Creating an eye-catching and representative logo can be a challenging task for any business. Logos can misrepresent a company’s brand and offerings when business owners don’t consider the overall picture while creating them. So, where are small businesses falling short?
To start, new entrepreneurs don’t always think about the places their logo may appear beyond a website or business card. Your logo may be featured on stationery, merchandise, packaging, signage, uniforms, web design, social media, business cards and more.
Some logos can look great as the header of a website but may lack impact as a smaller icon used to brand social media content. And the fact that your logo looks good on your front door doesn’t mean it will convey the same message on a billboard. You have to think big as a small business.
So, how do you create a logo that meets small business needs at a large business level?
Find the essence of your brand
Designing a logo begins with an idea.
Your business was the result of an idea you had, so your logo should be too. Your logo should make people think of your business when they see it. It should also take into consideration how you want your audience to feel when thinking about your brand. Create a list of all the words that describe your business.
Here are some questions to ask yourself to get started:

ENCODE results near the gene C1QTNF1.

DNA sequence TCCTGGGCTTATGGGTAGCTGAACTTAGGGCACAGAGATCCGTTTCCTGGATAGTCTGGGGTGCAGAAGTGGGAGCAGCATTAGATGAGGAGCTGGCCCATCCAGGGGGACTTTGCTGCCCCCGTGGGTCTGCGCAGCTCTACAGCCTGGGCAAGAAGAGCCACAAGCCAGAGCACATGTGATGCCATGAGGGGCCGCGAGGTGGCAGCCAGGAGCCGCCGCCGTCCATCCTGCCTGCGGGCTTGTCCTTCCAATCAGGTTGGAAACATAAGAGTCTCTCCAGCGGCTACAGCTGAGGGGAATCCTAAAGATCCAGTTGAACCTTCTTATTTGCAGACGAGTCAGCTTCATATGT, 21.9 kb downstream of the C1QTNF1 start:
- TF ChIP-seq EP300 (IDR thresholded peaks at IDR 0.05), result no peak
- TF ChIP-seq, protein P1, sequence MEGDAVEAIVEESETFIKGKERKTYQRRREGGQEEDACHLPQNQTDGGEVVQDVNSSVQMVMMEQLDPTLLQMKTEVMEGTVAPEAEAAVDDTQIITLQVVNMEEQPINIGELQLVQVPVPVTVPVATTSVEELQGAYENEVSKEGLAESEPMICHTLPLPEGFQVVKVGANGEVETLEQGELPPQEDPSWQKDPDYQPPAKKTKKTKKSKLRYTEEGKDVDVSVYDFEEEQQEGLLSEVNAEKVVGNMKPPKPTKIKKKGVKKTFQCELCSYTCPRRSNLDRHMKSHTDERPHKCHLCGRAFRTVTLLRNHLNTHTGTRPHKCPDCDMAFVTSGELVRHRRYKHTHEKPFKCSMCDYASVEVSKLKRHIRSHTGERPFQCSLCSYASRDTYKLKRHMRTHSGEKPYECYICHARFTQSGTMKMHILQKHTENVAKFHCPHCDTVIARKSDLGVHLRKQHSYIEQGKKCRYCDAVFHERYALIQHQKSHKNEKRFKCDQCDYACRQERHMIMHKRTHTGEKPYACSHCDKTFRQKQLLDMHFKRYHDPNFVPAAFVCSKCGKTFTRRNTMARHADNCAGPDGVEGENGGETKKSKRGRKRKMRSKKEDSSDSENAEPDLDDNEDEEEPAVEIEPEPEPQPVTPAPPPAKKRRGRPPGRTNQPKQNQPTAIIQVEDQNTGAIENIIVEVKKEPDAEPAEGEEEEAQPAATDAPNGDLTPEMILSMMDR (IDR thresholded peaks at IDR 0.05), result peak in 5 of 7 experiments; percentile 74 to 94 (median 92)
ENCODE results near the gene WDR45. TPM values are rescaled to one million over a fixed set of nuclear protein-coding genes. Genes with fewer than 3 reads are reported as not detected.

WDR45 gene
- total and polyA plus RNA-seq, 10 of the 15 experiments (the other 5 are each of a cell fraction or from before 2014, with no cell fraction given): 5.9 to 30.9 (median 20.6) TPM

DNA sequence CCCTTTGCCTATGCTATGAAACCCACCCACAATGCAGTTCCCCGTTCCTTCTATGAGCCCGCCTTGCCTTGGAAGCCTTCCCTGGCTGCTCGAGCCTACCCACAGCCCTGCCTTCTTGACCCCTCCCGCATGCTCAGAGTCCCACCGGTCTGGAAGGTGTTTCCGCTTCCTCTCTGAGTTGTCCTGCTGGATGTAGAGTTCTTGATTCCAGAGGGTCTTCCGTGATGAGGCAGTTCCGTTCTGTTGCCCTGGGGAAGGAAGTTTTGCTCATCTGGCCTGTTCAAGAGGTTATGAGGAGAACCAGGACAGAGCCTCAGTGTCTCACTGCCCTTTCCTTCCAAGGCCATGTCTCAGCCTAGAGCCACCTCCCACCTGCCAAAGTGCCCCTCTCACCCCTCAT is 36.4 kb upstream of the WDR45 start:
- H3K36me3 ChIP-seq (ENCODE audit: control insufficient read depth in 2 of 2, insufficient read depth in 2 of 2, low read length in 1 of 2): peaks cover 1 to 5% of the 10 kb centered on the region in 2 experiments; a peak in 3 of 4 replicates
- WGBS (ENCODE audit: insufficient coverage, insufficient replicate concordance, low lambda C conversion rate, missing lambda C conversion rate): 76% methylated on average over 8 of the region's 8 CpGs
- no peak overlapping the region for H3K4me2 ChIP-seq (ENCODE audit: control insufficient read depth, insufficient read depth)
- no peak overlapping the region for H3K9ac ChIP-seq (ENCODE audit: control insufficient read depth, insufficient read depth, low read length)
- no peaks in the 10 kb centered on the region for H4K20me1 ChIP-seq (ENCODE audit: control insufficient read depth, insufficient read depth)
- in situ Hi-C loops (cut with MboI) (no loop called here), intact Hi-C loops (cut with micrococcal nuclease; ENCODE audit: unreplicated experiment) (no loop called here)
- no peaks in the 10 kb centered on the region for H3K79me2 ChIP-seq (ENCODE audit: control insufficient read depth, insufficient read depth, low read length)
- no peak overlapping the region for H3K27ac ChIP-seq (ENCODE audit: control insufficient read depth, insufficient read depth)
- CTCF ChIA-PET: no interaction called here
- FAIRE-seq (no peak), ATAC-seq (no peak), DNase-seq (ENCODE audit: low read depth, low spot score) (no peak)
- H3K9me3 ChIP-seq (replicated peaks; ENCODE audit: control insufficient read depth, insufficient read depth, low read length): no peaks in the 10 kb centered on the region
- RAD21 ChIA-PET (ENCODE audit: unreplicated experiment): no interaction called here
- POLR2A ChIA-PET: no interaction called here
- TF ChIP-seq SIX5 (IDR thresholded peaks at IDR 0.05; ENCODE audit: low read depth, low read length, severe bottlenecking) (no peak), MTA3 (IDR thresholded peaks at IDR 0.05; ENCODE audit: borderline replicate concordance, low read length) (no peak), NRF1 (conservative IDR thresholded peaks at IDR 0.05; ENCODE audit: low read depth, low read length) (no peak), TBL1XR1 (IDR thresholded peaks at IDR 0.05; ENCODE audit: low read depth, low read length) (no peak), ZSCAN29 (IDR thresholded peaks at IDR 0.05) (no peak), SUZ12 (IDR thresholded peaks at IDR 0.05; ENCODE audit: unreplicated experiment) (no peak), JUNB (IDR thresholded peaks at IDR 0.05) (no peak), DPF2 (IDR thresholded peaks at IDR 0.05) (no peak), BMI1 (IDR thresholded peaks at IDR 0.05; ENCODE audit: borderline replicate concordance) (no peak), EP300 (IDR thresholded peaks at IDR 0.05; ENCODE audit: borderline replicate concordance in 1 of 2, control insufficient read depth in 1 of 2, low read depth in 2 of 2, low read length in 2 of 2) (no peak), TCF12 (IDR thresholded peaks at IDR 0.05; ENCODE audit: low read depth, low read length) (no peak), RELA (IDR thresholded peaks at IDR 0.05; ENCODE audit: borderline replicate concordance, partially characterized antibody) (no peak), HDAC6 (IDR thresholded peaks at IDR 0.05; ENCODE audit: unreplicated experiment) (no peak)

What services and products do you provide? There could be a way to include those in an icon or image. Who is your customer? Find out what kind of aesthetic appeals to them. What are your company’s core values? What is your brand voice? Is it more friendly and professional, or more passionate and bold? What makes your business unique compared to your competitors?
Use the answers to these questions and other adjectives you’d use to describe your brand to drive the design. Keep them in mind while choosing font, imagery, and color. Inspiration doesn’t always come easily. Try going for a walk, taking a hike, or doing other activities that will boost your energy and give you time to reflect.
Check out your competition
Your competitors hold a lot of information that could be the key to creating a stunning logo and boosting your success as a small business owner. Look and see what types of logos are already out there. The last thing you want is to have the same type of logo as another business. You should also try to measure the success of your competitors’ logos. Note what areas they could have improved on so you don’t make the same mistakes. Do their logos bring positive and accurate associations with their brand? It’s a good idea to understand what you like versus what you know you don’t before creating your own logo.
If you have a business and are trying to market it, you know that social media and other online platforms are the best way to get an instant response from your audience. What’s trending for your industry at this moment? How does it look historically? Take these answers and use them to your advantage.
Your logo will be closely associated with your brand and help draw people to your business. It’s important to finalize your logo before going public. Trying to redo a logo for an established business can confuse customers and even other retailers.
What kinds of logos are out there?